In Madrid she befriends Charo, who is more sensual than Belinda and full of jazz as well as flamenco. Charo has an American boyfriend, Troy. He is completely superficial. When drawing him I thought of Oasis’s Wonderwall, but in the cheesier, Americanised Mike Flowers Pops version.

Through Charo and her American lover I wanted to create a crossing. A little bridge inspired by Miles Davis, bleating his deeply sad Solea . Even at the beginning, the final tragedy can be sensed. Belinda, like the Solea is intense and suffering.

Greece

Protagonist B is Robert Aimard. A middle-aged British writer and hotel owner on a small Greek Island. As an antithesis to Belinda he is a classical man. A lover of Schubert and Bach. He reads Schopenhauer and like Belinda he has his demons. He is separate from a wife and daughter he still loves. Nevertheless, he is comfortable in his island exile. At home in the timelessness of it. The Greek music that flows around him is traditional, a sad drinking song , the perfect theme for his own melancholy.

The melancholy

The melancholy is what will eventually unite Belinda and Robert, and to bring them together I had to build another bridge over that which naturally separates them. A music connection. Although at the first glimpse, their tastes are completely different. Belinda’s own pop is Australian and 90s. She is Torn by Natalie Imbruglia and disturbed by her Australian boy friend’s Bowie. Is she running into life on her world trip or away from it?

Between Madrid and Greece she goes to Cologne in Germany. Suddenly the double mask of contemporary Europe confronts her. A mask of pop and a mask of heritage manifesting itself in the monstrous music of Stockhausen. Is this heaven or hell? In Germany she is reminded of her own musical training. Her piano classes. This was the vital detail I needed to construct that musical bridge between her and Robert Aimard. So, I made a classical bridge via the Schumanns. They had their own bridges: Schubert inspires Schumann who inspires Clara Wieck who inspires Johann Brahms. Art rolls into and through itself and the music flows and gushes through the entire process. There are other connections as well: Schumann was a manic-depressive and Belinda is a manic-depressive. She fears death by water like Schumann, like Shelley. A strong romantic theme now grows in this undercover sound track. Meanwhile Robert Aimard’s bridge to the romantic and unto Belinda is in his passion for Leonard Cohen.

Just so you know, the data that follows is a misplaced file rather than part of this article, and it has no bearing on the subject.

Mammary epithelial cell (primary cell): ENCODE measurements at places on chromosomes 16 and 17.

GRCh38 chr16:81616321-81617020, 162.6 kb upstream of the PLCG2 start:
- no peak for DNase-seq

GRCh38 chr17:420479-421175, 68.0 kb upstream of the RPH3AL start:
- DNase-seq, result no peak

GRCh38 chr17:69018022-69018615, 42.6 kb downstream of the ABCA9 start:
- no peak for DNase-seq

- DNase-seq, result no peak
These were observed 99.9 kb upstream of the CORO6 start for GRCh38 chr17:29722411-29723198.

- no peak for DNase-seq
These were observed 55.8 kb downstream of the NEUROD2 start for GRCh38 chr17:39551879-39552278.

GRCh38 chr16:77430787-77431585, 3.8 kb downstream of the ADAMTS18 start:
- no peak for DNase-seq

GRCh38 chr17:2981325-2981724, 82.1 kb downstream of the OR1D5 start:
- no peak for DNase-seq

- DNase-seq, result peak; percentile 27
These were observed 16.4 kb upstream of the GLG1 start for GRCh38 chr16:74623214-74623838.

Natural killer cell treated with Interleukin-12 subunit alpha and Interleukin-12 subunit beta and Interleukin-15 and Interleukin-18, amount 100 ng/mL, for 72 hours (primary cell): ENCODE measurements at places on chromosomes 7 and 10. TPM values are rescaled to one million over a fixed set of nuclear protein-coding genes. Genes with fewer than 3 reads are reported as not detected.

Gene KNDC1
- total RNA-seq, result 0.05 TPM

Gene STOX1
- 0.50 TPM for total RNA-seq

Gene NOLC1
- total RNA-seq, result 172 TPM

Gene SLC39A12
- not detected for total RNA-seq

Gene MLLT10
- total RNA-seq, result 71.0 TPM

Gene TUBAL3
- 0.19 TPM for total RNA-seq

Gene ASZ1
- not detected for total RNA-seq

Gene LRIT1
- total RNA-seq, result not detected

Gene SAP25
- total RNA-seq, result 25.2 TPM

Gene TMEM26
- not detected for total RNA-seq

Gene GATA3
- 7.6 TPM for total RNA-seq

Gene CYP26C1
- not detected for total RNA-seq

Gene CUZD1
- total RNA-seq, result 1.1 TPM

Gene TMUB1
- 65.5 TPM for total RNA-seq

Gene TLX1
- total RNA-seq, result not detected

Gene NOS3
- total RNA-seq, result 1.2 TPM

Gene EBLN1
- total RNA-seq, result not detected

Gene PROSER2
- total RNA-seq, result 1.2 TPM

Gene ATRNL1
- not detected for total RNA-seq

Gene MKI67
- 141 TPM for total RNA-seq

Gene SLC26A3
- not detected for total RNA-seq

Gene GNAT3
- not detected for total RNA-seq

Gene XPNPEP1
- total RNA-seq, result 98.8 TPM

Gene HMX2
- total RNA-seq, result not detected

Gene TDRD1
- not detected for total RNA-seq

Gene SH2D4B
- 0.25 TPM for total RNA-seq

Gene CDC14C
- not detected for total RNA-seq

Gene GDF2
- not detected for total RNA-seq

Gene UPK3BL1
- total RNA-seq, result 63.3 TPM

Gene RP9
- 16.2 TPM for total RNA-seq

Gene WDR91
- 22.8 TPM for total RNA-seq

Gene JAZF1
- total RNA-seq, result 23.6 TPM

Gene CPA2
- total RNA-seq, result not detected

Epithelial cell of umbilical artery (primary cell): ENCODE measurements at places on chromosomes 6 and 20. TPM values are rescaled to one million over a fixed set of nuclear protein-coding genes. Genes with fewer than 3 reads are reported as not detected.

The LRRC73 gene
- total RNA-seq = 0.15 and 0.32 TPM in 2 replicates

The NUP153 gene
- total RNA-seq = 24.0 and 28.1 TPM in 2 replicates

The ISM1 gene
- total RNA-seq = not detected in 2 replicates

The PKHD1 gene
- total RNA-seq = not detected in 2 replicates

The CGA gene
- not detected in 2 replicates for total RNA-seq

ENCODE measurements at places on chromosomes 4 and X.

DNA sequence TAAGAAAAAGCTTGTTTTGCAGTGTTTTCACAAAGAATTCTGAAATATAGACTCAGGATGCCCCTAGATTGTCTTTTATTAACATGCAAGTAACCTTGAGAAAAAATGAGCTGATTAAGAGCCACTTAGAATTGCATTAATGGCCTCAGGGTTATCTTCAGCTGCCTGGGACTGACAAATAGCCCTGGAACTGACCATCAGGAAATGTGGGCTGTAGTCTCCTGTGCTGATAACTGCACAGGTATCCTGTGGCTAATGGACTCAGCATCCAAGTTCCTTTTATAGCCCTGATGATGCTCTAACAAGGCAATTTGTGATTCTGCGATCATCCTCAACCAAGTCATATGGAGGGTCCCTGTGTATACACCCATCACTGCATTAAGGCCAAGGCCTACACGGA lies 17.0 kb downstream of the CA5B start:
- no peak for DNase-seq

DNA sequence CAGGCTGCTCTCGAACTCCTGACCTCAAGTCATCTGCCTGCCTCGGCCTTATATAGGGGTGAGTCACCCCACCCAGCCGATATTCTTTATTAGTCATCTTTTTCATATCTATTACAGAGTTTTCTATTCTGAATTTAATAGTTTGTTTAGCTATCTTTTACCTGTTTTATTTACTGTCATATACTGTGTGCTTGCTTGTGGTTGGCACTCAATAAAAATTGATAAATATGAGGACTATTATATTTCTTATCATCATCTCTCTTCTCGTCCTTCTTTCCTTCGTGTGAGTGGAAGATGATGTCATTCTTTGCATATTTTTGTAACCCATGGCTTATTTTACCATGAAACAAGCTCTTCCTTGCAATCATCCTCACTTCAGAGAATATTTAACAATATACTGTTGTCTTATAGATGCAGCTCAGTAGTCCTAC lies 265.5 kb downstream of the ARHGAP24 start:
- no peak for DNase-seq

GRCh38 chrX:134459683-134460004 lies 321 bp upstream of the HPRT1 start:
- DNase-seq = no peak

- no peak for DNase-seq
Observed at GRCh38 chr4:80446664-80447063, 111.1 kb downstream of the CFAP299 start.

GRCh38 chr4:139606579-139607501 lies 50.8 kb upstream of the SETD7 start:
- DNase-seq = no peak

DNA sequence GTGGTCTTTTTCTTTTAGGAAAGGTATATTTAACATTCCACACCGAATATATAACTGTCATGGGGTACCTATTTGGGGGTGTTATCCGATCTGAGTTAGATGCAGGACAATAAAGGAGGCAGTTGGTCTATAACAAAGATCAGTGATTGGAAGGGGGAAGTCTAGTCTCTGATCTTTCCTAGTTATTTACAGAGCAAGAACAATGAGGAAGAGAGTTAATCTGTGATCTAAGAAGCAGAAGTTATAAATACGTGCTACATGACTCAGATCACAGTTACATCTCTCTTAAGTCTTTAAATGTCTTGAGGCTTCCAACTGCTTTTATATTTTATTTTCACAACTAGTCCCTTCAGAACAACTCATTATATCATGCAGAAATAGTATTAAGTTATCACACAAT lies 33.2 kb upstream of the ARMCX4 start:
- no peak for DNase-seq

when_sirens_call_cover_isbn_1024x1024All of this sounds so sad and it is, but the landscape is the Aegean. It sparkles full of life and love, and a profound simplicity. The backdrop is the life of the Greek taverna and the spectacle of the traditional Greek wedding. For the most part When Sirens Call is set on this Greek Island and its spirit is the bouzouki , grilled octopus and a glass of ouzo with ice.

Music as sublime tragedy

It is essentially a Greek book and it does end in its own Greek tragedy. For the final scene I turned to Radiohead for inspiration and their Pyramid Song. The piece is bleak but also ethereal and sublimely poetic. Both lyrics and music were perfect to set the mood for my own finish. When Sirens Call is that song.

Paul David Adkin was born in England and grew up in Melbourne where he obtained a degree in literature and drama from Rusden. Since then he has worked in the theatre, directing and writing plays. Paul moved to Madrid where he has formed three theatre companies. He his wife holiday in the Greek Islands. His short story Kalimera won the Eyelands competition in 2012 and was translated into Greek. He has three novels published: Purgatory (2012), Art Wars (2014) and now When Sirens Call. His website is here. Find him on Facebook  and on Twitter as @SirensCallNovel @AdkinPaul

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‘A disturbing symphony’ – Paul Adkin

for logoMy guest this week has a background in acting and theatre directing. When he had the idea for his novel, he was very aware of music helping him to create the setting, the characters and their tensions. Flamenco gave him the unease in one protagonist’s heart; Greek drinking songs suggested another’s melancholy temperament; Miles Davis and Bowie suggested a bridge between them. He is Paul Adkin and he’ll be here on Wednesday with his Undercover Soundtrack.